Sara Cunningham Scott

Sara Cunningham Scott

Sara was a visual artist and writer, so much so that she wrote the first part of this obit! She was born in 1946 at “the old” Saint Nicholas Hospital to Carita Clara Norma (Rabe) Cunningham & Bryan Morris Cunningham.

Sara lived a multifaceted life. When she was 14 years old, “everything seemed to happen”: She broke her left wrist on an ice rink, broke both thumbs in gym, and made a rocket that blew up and ripped her right side open (the school rocket club wasn’t open to girls at the time when sex discrimination was legal).

She worked as a veterinary assistant the summer of her high school junior year for free at the Bogenschultz & Tielke Vet Clinic on Sheboygan’s northside. At the end of that summer they gave her a check for $35, took her out to dinner, and welcomed her back for a full-time job anytime she was ready. After high school she dated a young man named Richard, aka “Butters,” a local bartender. Sara also played with the Pool Tavern softball team and drove by convoy in 1966 to the Burlington North Carolina National Softball Tournament where she and her team competed. That’s when she learned how competitive Southern ball was because they could play all winter long and Sheboyganites had a long winter break! After the ball tournament she quit working at the vet and started working for Leverz Shoe Company on 8th Street where she did inking and edge setting, and then transferred to hand sewing where she made penny loafers, only she put dimes in hers. In between those two jobs she drove taxi for Richardson Yellow Cab, only the second woman in Sheboygan to get that job and had to have an interview with the Chief of Police in order to do so.

In 1972 Sara took her Mother Carita to the Mayo Clinic for cancer treatment. In the course of Carita’s chemotherapy treatment which continued in Sheboygan, while accompanying Carita, Sara met a woman who was talking about her nephew. It turned out that Sara would later meet this nephew, William (Bill) Otto Scott (deceased), and he would become her husband in 1977. Sara and Bill were both 1907 Club members and taught Alateen there for three years and worked with families and friends of alcoholics and other drug abusers. They also took a counseling course together at UW-West Bend and took time off from the course in order to get married: the professor announced in front of the class, “This is a new one for me, I’ve never had to excuse students to get married to one another before!” The simple ceremony took place at Saint Dominick’s and Sara wore a beautiful powder blue pantsuit: she never wanted to get married in a dress! The couple enjoyed playing in leagues in pool, softball, and bowling: they supported one another’s participation in sports.

In 1979, Sara fulfilled her dream of becoming a Mom when she gave birth to her only child, Jacqueline or Jacqui for short. All Sara cared about at the time was that her child be healthy, and a redhead, and she got both. (She was always partial to redheads.) In the early 1980s she joined forces with Mary Lynne Donohue to fight for social justice through the creation of the group Sheboygan County Citizens Organized for Rights and Equality (or SCCORE) which she ran for a handful of years.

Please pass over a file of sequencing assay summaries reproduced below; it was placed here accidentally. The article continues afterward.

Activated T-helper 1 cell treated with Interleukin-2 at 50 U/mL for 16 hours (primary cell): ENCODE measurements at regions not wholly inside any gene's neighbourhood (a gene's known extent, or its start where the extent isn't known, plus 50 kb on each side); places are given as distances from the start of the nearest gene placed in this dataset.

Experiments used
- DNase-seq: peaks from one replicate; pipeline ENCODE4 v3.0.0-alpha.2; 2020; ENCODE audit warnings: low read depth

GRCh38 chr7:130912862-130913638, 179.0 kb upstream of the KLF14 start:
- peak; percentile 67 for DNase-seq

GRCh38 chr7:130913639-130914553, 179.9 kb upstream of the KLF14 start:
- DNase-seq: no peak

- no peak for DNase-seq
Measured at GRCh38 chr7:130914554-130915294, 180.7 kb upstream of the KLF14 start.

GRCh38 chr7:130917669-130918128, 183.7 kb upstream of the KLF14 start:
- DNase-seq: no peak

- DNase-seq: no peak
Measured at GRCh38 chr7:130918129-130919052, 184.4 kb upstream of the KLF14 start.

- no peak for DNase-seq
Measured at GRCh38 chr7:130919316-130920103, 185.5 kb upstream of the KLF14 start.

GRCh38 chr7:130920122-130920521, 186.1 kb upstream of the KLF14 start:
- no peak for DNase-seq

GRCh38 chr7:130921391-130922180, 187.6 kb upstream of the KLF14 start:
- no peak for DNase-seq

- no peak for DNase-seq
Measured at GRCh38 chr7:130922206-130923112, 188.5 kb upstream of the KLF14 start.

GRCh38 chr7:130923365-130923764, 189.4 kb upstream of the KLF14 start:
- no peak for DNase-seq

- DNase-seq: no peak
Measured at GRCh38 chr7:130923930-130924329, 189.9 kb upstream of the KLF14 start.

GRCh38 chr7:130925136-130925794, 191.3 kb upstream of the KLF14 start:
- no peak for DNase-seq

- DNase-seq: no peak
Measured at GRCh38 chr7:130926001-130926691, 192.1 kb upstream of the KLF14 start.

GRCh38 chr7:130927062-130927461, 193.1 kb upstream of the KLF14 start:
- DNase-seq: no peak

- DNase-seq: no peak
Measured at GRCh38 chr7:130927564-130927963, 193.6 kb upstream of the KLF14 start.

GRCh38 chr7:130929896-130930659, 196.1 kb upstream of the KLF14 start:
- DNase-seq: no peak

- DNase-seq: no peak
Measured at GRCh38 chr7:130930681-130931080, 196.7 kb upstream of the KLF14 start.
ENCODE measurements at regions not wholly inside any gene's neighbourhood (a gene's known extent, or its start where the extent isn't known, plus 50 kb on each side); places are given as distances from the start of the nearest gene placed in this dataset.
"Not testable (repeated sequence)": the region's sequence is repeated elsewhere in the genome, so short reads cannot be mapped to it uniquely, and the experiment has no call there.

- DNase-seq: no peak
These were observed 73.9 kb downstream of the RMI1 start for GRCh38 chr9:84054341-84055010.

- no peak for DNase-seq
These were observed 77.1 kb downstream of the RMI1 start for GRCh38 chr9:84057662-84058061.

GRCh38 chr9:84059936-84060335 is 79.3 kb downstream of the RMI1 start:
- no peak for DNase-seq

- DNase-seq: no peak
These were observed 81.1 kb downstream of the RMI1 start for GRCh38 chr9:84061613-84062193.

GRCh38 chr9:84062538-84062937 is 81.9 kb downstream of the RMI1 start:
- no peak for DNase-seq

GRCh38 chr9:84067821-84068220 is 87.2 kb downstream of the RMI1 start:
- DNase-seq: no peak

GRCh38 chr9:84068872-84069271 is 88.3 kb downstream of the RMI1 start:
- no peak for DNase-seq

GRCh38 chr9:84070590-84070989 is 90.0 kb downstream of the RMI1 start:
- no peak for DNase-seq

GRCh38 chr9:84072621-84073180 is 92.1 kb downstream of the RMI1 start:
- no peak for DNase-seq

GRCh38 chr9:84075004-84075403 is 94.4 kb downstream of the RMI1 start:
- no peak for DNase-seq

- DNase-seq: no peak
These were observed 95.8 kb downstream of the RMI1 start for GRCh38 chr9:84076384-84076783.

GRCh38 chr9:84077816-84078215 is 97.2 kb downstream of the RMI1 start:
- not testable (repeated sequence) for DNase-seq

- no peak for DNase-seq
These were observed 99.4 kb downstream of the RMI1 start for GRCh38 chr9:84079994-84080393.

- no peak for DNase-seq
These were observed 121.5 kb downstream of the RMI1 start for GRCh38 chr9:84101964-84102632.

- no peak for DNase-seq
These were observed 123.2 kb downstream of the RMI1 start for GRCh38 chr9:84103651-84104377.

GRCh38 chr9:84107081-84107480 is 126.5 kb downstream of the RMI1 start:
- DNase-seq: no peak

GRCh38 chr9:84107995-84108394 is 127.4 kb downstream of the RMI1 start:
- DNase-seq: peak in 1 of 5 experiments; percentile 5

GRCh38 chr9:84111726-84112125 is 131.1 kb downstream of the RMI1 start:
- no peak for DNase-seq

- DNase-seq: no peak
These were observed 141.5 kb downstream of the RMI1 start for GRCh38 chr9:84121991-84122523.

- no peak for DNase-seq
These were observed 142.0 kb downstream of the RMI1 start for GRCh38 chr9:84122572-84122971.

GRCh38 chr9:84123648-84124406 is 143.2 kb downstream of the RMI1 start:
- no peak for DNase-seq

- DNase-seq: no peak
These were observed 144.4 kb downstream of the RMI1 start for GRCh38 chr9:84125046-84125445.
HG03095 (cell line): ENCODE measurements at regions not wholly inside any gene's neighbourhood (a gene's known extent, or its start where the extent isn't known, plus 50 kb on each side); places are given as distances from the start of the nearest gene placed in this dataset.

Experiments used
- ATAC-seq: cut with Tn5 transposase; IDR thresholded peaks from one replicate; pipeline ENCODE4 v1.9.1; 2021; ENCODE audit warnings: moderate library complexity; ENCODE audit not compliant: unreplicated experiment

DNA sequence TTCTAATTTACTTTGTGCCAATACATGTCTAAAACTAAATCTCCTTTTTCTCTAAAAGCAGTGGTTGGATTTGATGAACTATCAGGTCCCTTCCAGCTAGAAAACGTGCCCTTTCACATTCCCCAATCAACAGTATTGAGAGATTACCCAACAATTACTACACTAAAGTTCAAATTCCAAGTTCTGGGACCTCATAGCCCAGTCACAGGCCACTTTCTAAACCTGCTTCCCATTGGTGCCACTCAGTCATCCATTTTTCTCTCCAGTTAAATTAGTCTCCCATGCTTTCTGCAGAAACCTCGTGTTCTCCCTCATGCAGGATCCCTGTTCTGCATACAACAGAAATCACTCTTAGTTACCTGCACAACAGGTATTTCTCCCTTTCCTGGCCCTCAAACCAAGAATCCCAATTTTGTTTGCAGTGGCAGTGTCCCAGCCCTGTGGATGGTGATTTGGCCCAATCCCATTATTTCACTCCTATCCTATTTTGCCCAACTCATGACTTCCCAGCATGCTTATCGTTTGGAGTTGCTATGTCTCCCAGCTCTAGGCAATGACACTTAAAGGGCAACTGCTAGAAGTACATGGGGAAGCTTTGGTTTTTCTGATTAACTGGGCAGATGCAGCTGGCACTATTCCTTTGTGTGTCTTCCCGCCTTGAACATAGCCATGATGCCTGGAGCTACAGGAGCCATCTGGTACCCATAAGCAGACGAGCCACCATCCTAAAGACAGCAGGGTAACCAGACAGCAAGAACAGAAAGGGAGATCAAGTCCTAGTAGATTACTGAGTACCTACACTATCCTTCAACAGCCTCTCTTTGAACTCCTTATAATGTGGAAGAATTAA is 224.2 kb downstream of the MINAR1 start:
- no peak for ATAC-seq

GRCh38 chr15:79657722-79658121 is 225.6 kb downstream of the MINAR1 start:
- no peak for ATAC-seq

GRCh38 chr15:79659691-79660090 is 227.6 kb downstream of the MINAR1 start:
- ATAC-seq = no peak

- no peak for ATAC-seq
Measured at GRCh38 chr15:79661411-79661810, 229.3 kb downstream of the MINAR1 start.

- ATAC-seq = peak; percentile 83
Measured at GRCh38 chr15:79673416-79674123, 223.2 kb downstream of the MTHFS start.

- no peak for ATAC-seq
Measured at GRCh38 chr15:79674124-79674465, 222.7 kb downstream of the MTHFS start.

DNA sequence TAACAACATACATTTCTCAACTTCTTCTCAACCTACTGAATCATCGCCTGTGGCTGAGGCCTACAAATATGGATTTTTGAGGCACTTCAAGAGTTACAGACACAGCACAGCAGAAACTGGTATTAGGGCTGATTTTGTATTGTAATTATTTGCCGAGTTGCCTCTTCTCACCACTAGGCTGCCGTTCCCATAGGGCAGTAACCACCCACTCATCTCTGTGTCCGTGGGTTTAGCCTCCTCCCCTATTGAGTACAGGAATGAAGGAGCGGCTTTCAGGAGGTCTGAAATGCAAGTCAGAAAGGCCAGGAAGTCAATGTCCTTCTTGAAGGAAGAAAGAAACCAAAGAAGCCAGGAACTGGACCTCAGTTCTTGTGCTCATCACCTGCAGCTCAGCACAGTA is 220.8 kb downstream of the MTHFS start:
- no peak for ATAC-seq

In 1991, her Mother Carita died unexpectedly and then her estranged husband Bill surprised her with divorce papers. Sara then began working as a clerk for Product Development Corporation in Milwaukee, a phone book delivery company. She spent her free time fishing, supporting her daughter’s many extracurricular activities, writing poetry and short stories, spending time with many friends, and vacationing at her favorite spot: Scott Lake near Cumberland, WI. In the late 1990s Sara returned to driving taxi at Sheboygan Taxi Company until she became disabled in 2000.

Throughout her life, Sara connected deeply with others, and especially enjoyed children and animals, or “critters,” as she called them. She was a dear friend to many, a wonderful listener who was steadfast in her loyalty. She laughed often and easily and loved telling jokes. It was rare to find Sara without a twinkle in her beautiful brown eyes.

After several health challenges in the early and mid-2010s, Sara came to reside at Rocky Knoll Nursing Home in Plymouth, WI. Sara loved living there and felt she was treated with respect and dignity, qualities she endeavored to embody in all her interactions. At Rocky Knoll she began designing and making stunning, intricate paper flowers which were even commissioned for two weddings. She also discovered a love of bingo and played it as often as she could, sitting with her friends Betty and Doris.

In late April 2019, Sara’s chronic leg wounds became too complex to be treated in Sheboygan so Sara moved to Madison to receive treatment at UW Hospital and to be near her daughters Jacqui and Dawn (Jacqui’s spouse whom she referred to as her daughter). The treatment was extensive and truly all that could be done to save Sara’s life was done. In early June, Sara moved to Belmont Nursing & Rehab Center in Madison with Agrace Hospice Care and then her condition worsened to require inpatient hospice care at Agrace in Fitchburg in early July. Eight days after moving to Agrace, Sara passed away as peacefully as one would hope while Jacqui sang “You Are My Sunshine” to her, which Sara would sing to soothe Jacqui when she was little.

Sara’s life brought so much joy and she will be dearly missed by her family, her many dear friends, and those who cared for her. A private Celebration of Life will be held. Donations in Sara’s honor would be welcomed to these organizations: Planned Parenthood; Lymphedema & Education Research Network; and the Poor People’s Campaign.